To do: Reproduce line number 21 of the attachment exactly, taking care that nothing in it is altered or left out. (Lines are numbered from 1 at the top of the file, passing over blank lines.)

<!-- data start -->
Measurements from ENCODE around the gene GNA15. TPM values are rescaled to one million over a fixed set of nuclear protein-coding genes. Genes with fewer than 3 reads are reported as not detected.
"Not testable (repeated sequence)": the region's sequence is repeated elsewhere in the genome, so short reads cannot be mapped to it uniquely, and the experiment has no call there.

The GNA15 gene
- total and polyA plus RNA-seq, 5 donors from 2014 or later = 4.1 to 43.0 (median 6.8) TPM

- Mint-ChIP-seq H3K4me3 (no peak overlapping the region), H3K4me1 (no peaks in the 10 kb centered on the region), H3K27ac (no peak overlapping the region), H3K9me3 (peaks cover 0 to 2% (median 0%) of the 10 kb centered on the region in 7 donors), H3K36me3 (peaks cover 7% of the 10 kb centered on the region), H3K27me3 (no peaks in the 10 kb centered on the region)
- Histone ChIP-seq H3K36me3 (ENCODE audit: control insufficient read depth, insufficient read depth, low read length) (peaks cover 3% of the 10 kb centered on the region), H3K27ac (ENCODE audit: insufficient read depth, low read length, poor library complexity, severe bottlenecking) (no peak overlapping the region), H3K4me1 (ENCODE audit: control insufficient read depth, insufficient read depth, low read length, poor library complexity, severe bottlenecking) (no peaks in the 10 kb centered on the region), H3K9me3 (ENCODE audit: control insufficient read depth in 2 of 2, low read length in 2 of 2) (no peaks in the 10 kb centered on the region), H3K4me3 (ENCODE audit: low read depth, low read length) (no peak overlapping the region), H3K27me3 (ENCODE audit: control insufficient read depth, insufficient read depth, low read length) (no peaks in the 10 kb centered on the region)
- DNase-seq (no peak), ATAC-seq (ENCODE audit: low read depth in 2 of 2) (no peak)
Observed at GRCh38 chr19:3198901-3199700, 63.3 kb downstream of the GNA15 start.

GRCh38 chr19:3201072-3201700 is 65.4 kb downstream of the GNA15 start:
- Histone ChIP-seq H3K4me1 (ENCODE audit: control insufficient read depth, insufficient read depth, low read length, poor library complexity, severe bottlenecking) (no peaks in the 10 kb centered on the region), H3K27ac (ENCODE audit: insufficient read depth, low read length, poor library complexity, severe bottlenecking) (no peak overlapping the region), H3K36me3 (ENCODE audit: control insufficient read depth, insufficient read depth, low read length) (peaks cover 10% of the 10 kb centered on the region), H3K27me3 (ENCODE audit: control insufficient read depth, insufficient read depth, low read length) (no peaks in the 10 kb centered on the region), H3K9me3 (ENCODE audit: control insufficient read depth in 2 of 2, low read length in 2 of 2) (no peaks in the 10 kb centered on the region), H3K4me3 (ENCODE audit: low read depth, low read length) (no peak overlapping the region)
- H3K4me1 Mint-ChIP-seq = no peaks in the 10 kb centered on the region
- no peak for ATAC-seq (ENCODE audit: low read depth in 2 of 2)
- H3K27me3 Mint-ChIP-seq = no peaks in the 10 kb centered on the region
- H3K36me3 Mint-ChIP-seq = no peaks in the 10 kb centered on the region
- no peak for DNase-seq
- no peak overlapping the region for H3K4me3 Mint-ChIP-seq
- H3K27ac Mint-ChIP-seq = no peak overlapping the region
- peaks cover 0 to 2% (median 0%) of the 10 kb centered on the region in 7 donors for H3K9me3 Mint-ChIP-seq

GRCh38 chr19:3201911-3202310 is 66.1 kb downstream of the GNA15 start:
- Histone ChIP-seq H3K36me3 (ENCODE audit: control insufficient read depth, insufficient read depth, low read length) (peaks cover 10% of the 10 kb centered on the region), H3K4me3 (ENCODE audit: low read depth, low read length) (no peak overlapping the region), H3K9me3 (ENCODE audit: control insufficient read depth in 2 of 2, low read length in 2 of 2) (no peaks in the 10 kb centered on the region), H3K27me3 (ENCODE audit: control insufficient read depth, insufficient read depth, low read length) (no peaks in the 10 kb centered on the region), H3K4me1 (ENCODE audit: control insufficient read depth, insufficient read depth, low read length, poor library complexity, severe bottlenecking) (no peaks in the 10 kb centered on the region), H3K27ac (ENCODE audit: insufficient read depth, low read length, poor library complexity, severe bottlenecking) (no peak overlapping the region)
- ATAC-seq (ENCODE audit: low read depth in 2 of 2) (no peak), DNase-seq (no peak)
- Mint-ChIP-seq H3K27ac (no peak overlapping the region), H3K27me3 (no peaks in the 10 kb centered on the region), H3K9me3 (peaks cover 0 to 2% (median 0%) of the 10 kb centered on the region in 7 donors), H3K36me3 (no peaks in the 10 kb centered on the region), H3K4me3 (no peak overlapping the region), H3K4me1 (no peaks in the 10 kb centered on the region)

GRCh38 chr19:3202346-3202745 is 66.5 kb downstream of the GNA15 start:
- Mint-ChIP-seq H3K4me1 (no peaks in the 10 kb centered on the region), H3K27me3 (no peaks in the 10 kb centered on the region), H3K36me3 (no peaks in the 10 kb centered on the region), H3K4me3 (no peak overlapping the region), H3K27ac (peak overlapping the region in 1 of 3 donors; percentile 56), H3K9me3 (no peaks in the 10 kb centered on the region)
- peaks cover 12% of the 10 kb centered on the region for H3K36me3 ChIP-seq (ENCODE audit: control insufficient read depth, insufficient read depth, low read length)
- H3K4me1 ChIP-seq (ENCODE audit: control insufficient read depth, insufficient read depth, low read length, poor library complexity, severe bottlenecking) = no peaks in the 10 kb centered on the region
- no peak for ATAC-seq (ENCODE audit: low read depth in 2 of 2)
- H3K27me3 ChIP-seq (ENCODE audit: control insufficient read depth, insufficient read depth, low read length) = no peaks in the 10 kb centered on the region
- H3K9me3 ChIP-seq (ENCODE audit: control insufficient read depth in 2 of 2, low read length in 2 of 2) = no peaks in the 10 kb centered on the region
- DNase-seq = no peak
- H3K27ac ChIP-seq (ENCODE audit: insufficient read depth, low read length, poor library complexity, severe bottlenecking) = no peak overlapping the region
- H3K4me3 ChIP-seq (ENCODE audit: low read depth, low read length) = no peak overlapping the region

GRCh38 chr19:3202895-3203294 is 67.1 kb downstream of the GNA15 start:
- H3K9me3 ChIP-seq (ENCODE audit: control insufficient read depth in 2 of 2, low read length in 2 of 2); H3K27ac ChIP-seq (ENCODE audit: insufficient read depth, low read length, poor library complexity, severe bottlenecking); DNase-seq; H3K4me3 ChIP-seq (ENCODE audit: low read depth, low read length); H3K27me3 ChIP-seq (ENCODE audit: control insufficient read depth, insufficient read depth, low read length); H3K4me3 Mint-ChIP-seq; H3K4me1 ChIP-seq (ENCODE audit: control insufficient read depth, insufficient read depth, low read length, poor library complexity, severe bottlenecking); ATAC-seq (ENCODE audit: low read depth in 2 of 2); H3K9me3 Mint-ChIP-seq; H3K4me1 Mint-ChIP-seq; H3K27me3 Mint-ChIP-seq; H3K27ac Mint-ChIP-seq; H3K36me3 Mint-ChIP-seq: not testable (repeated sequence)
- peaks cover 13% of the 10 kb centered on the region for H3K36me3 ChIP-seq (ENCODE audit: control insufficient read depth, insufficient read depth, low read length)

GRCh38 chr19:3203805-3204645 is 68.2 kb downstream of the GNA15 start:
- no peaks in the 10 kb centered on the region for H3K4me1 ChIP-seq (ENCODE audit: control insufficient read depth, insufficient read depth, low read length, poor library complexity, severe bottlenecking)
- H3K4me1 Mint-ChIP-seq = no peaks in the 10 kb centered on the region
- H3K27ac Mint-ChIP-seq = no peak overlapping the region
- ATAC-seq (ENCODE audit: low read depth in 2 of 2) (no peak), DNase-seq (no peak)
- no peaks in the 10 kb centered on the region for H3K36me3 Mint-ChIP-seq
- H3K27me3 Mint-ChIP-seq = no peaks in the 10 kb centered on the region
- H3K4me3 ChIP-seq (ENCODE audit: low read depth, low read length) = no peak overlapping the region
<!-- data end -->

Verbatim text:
- ATAC-seq (ENCODE audit: low read depth in 2 of 2) (no peak), DNase-seq (no peak)